Obesity does not always occur alongside the metabolic changes that can lead to a number of medical conditions, according to new research.
The study, conducted at Washington University School of Medicine in St. Louis and published in The Journal of Clinical Investigatio, discovered that some obese people do not experience the common metabolic problems associated with obesity, including insulin resistance, abnormal blood lipids (high triglycerides and low HDL cholesterol), high blood pressure, and excess liver fat.
Neither did this subset of obese people develop the metabolic problems after gaining more weight.
How was the study carried out?
The researchers conducted the study by recruiting 20 obese people. They were asked to gain 15 pounds over a period of several months in order to establish the effects of the weight gain on their metabolic functions. After concluding the study, all of the participants were enrolled in a weight loss programme to ensure that they shed all of the weight they had gained.
Around 25 per cent of the study’s participants did not experience any metabolic complications, either before or after their supervised weight gain. The researchers aimed to find out why.
Explaining the results
One of the key differences between the two groups of participants (those who did experience metabolic complications, and those who didn’t) was the presence of fat in the liver, which was observed in those with metabolic abnormalities.
Furthermore, those who maintained normal metabolism in spite of obesity demonstrated more genes that regulate the accumulation and production of fat. When these participants gained more weight, the fat-regulating genes became even more active.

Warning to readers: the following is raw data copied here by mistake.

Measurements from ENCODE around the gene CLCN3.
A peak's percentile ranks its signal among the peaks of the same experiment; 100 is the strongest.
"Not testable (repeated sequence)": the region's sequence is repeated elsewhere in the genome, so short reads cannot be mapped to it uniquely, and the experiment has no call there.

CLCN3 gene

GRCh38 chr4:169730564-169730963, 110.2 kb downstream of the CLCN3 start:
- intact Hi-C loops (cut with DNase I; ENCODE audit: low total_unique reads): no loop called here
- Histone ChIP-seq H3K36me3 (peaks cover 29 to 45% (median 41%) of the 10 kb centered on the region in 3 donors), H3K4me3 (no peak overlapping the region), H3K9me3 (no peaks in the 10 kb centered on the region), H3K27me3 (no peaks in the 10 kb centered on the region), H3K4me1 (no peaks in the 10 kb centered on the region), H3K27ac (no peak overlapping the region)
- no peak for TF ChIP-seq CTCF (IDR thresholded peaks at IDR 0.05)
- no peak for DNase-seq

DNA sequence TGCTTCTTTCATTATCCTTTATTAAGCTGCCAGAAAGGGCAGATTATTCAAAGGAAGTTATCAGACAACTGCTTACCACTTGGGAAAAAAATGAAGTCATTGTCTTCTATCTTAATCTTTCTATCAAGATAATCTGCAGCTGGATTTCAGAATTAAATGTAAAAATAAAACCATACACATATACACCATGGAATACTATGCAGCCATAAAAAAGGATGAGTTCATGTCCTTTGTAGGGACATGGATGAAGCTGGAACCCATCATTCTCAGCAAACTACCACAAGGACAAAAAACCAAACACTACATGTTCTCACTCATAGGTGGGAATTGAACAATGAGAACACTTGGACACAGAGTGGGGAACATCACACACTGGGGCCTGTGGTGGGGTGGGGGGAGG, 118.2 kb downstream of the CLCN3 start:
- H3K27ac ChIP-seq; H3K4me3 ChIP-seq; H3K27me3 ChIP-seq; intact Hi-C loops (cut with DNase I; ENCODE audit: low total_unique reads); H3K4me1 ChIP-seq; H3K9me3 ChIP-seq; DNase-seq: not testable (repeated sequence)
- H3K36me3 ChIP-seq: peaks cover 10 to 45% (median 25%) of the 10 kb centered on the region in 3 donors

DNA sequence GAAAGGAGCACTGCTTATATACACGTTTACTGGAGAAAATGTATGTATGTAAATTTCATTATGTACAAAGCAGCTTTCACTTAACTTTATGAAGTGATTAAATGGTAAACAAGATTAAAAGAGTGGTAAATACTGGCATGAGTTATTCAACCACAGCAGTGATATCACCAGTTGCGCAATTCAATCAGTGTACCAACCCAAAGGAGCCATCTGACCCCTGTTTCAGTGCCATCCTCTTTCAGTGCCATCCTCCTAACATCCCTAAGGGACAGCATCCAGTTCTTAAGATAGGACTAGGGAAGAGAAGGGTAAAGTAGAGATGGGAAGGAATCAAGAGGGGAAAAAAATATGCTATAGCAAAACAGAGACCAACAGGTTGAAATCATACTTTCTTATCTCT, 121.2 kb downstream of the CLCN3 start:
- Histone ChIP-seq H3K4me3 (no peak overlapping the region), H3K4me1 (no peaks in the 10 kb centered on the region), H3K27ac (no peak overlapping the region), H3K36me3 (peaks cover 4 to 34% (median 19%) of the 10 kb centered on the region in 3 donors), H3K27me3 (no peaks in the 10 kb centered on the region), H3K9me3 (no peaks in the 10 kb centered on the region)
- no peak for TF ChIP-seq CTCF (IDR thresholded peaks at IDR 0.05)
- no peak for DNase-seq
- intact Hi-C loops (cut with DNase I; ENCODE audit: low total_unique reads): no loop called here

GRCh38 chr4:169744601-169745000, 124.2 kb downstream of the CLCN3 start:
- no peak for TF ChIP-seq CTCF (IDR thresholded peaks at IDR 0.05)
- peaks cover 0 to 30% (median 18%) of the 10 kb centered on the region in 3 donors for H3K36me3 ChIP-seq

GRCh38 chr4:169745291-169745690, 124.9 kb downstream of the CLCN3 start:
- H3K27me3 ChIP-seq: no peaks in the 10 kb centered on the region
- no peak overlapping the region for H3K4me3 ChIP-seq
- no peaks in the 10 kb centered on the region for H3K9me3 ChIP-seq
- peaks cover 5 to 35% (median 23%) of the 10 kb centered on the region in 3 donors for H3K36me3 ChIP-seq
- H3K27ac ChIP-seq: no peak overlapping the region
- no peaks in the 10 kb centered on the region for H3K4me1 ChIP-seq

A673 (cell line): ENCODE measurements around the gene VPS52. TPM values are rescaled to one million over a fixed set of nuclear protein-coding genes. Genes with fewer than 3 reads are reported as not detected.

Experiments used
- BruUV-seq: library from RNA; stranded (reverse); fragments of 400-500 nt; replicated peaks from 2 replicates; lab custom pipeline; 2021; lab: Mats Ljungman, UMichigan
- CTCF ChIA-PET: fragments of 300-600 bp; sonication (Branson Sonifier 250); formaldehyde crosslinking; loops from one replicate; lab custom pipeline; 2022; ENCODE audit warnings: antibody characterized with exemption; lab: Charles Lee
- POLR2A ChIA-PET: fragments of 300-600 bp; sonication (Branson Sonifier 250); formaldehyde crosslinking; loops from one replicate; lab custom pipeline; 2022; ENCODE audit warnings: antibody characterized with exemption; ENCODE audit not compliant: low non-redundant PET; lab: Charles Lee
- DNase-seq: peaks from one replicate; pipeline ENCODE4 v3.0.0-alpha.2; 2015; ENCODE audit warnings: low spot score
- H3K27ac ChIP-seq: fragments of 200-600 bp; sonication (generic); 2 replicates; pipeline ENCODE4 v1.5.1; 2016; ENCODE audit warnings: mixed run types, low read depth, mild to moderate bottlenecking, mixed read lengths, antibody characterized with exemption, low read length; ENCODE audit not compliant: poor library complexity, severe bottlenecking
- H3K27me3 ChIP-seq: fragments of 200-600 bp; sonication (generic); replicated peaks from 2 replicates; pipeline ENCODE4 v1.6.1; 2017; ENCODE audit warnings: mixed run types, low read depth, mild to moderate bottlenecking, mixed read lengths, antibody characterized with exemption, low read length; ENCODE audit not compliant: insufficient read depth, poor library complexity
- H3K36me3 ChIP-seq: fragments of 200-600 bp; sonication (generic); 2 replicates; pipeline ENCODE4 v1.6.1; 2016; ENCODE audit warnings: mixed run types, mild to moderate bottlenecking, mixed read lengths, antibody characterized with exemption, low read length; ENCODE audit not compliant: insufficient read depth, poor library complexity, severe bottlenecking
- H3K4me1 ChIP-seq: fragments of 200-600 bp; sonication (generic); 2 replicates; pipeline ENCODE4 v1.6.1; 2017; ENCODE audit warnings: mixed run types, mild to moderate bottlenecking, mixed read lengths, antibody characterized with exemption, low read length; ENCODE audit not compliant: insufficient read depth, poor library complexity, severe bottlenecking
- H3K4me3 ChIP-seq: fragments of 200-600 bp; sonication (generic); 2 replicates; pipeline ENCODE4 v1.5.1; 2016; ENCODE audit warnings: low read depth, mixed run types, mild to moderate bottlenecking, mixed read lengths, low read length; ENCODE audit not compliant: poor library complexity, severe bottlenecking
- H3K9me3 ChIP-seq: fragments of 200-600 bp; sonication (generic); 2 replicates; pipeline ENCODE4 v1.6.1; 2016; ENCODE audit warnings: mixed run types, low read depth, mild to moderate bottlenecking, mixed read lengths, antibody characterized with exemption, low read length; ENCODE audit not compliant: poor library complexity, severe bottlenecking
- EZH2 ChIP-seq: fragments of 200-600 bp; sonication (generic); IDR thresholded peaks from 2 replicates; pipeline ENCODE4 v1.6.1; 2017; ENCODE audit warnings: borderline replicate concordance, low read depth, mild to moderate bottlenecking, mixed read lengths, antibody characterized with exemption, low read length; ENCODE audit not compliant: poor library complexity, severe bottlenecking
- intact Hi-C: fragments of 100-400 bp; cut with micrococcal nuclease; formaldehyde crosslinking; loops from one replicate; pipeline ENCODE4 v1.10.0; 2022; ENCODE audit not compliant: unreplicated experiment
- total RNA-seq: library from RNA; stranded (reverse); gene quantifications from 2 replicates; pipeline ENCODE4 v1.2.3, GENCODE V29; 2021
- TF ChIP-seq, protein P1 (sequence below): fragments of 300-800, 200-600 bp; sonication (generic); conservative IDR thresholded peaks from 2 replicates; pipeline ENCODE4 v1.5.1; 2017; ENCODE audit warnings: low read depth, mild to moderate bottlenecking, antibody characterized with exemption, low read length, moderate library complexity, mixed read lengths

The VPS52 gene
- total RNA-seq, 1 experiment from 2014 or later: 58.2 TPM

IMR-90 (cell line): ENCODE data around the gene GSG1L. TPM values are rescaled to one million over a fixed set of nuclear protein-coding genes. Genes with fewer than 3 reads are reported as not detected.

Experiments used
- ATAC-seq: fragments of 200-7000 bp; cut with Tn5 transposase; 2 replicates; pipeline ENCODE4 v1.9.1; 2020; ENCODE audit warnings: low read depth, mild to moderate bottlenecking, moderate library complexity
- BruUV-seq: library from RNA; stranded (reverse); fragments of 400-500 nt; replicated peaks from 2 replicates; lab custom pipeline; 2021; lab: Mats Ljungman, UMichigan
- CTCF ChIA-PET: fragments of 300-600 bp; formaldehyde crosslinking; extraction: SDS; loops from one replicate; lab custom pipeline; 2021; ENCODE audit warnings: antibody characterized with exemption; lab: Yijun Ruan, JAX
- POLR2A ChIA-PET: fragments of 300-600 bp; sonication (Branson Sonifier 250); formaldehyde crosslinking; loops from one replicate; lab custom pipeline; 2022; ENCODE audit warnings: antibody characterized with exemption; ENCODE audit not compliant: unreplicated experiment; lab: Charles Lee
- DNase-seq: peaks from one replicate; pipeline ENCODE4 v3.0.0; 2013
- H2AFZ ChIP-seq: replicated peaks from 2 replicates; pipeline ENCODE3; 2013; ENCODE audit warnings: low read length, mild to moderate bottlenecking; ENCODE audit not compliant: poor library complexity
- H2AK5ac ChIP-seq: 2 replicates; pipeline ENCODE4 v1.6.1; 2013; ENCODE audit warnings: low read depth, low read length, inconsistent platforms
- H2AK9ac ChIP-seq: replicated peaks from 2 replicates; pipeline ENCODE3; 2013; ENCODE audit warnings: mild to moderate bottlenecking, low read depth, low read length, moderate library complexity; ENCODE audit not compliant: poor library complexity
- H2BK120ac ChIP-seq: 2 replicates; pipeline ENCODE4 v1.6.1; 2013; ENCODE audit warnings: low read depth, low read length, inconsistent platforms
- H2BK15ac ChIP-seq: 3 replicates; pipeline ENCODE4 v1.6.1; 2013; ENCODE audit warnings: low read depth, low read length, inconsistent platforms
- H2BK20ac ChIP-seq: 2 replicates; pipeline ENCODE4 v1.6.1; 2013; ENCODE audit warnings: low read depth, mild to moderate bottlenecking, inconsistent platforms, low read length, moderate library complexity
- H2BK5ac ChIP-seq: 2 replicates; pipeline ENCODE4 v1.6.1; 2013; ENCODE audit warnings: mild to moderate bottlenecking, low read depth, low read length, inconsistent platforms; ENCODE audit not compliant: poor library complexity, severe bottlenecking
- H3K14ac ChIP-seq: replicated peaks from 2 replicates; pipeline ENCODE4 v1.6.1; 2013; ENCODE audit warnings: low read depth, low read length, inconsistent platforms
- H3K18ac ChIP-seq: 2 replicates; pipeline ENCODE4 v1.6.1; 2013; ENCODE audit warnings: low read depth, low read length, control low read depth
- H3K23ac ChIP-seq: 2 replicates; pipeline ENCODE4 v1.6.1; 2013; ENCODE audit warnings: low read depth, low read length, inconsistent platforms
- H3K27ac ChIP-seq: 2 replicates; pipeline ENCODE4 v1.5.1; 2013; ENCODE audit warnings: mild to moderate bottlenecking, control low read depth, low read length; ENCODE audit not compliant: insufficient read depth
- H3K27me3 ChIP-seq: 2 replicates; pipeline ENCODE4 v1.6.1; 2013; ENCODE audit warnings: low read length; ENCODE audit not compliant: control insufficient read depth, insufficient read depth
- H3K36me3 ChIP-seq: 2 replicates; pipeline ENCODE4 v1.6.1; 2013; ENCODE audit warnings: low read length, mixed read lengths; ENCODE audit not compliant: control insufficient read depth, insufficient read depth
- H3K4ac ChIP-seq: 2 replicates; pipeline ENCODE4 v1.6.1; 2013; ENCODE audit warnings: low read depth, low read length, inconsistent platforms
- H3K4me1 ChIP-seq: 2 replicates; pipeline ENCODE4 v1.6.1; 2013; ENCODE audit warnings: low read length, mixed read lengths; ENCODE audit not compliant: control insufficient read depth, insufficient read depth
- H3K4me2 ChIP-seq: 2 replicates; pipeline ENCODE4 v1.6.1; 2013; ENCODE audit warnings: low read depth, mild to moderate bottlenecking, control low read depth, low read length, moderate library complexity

Future developments
Samuel Klei, the Danforth Professor of Medicine and Nutritional Science and director of Washington University’s Centre for Human Nutrition, said: “This research demonstrates that some obese people are protected from the adverse metabolic effects of moderate weight gain, whereas others are predisposed to develop these problems.
“These results suggest that the ability of body fat to expand and increase in a healthy way may protect some people from the metabolic problems associated with obesity and weight gain.
“We need more studies to try to understand why obesity causes specific diseases in some people but not in others. Could it be genetics, specific dietary intake, physical lifestyle, emotional health or even the microbes that live in the gut?”
Klein added that obesity contributes to more than 60 different unhealthy conditions, including type 2 diabetes, coronary heart disease, some types of cancer, and stroke. By understanding how obesity functions, it may be possible to reduce the incidence of obesity-related complications.

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